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Antifragile.

You don’t want to be around when Funk is reading a book—which is like all the time—because that’s all he can talk about. The problem is, his books are SO boring. It’s all head stuff, where I like heart stuff. But good wife that I am, I pretend I’m engrossed in whatever he’s saying. And sometimes, grace enters the room and something he says actually captures my attention.

Like with this book, Antifragile: Things That Gain from Disorder.

The premise being, if you coddle something that needs to be strong, you make it weak. Just as muscles get stronger when stressed, antifragile needs disorder to flourish—and that applies to processing emotions too. Hearing Funk say that last part, my thoughts went to my sister Jane.

My dead sister.

The one who unexpectedly passed 5 years ago, and for no good reason other than she couldn’t heal the pain accrued from living. She numbed her emotions with food, instead of letting her feelings come up and out, thus freeing herself from those agonies. Stood in victim, blaming others for her misery, instead of creating a beautiful destiny for herself. Took help from those who’d extended a hand, yet embraced the ones who told her what she wanted to hear.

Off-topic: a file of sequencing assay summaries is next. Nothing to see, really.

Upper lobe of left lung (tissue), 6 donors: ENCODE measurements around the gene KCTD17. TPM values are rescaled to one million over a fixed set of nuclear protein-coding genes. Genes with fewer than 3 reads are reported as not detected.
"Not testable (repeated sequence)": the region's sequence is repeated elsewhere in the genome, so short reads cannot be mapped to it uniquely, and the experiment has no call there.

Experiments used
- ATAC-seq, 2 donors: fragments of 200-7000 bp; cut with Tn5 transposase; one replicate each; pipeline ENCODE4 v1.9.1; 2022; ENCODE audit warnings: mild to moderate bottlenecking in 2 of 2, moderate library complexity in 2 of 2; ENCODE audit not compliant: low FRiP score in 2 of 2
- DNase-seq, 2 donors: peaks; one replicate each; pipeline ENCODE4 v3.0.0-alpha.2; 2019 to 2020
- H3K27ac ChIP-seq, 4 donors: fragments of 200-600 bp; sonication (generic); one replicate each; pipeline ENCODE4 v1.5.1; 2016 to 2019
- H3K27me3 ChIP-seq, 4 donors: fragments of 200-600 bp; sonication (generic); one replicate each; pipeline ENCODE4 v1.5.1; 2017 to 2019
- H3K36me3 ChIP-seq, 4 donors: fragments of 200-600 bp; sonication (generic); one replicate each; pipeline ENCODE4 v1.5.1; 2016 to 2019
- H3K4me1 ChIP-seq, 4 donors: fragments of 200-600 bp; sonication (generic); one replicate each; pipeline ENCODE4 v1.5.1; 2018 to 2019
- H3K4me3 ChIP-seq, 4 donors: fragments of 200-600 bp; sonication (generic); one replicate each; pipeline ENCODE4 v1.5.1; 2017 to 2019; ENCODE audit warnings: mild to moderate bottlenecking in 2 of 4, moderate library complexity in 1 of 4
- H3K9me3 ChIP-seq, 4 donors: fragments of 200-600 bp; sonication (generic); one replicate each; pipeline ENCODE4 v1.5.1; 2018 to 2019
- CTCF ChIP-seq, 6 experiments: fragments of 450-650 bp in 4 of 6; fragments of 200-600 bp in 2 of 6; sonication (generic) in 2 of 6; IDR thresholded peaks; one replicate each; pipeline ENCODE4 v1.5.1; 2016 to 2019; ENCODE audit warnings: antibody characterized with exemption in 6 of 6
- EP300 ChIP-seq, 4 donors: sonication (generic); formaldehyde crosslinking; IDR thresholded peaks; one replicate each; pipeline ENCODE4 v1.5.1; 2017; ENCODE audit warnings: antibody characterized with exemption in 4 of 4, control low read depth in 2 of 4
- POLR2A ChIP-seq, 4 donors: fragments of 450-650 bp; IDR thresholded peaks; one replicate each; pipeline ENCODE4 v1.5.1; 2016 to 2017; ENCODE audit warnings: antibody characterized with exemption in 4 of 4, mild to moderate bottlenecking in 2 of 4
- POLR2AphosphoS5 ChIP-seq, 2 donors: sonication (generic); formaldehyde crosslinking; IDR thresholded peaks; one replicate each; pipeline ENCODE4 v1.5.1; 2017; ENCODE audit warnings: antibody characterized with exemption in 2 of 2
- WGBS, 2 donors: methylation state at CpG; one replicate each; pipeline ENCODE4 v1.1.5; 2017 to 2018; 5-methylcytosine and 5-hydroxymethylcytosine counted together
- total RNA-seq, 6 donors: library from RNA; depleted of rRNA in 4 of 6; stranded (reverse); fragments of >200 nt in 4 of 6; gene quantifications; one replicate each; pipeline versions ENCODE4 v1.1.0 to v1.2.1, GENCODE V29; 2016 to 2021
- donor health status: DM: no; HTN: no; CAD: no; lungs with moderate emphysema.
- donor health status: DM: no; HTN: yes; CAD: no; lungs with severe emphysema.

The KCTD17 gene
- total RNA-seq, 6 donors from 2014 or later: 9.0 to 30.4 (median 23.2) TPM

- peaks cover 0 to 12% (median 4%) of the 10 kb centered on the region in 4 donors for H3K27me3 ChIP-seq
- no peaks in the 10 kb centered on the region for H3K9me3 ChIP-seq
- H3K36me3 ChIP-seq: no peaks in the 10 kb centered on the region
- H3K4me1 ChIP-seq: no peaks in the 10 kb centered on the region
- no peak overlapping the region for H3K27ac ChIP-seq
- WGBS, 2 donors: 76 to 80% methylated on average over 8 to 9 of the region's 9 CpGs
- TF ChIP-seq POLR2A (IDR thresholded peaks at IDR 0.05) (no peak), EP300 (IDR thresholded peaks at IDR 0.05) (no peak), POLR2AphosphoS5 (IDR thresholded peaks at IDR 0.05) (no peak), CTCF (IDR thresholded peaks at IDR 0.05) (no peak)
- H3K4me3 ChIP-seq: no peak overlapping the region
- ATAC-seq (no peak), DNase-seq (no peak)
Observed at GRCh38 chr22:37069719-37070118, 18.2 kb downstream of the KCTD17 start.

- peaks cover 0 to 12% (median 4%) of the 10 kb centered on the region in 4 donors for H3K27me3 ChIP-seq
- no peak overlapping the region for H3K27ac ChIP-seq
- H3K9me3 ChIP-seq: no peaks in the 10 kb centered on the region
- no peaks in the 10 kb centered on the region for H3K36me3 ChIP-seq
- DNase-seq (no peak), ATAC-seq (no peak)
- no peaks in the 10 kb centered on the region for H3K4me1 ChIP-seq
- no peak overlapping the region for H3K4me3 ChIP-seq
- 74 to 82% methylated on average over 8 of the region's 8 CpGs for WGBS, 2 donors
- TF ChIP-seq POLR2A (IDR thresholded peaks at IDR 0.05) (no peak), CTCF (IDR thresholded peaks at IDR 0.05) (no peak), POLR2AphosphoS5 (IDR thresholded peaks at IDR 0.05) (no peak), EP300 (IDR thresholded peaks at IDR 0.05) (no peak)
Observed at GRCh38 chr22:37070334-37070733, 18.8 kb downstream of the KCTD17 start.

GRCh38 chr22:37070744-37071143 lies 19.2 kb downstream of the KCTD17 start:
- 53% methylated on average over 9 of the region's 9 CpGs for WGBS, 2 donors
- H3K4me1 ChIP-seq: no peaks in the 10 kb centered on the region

And where did it get her? An early grave.

My beautiful sister barely had a chance. She was the firstborn and had it the roughest. Was dumped at the alter by a guy she was head over heels for—2 weeks BEFORE the wedding. Things got worse from there. It was too much. The pain was undeserved and too-too much.

Sadly, I coddled my sister by NOT mentioning the elephant in the room. Italians do that. At least mine did. Only stopping the practice at the tail end of her life, when I was afraid she’d die if she didn’t change her ways.

I was too late.

The truth caused a rift between us. One that was never settled, as she died 3 weeks later. I’ve had to live with that. That being our last conversation. Go on without her. And I’ve been kicking myself ever since. For not being brave enough to have that conversation sooner. For not seeing all the gifts she’d brought to my world, only her lack.

And how horrible is that?

My sister and I are good now, and thank the good Lord for it. She knows I spoke from love. But her understanding comes in spirit form, not the physical form I crave.

Still, antifragile applies to me more than her. It applies to everyone walking the earth. We all need to take risks. Challenge ourselves. Stretch beyond what we’re afraid of, what we think is too difficult to achieve. Being prudent is to stagnate. Reaching for brave is how we become strong. Antifragile.

Here’s to you if you understand coddling something that needs strength isn’t the way to go about life. If you step with kindness when speaking truth—to yourself and to everyone else—for that isn’t just the kind thing to do, it’s a requirement for leading a fulfilling life.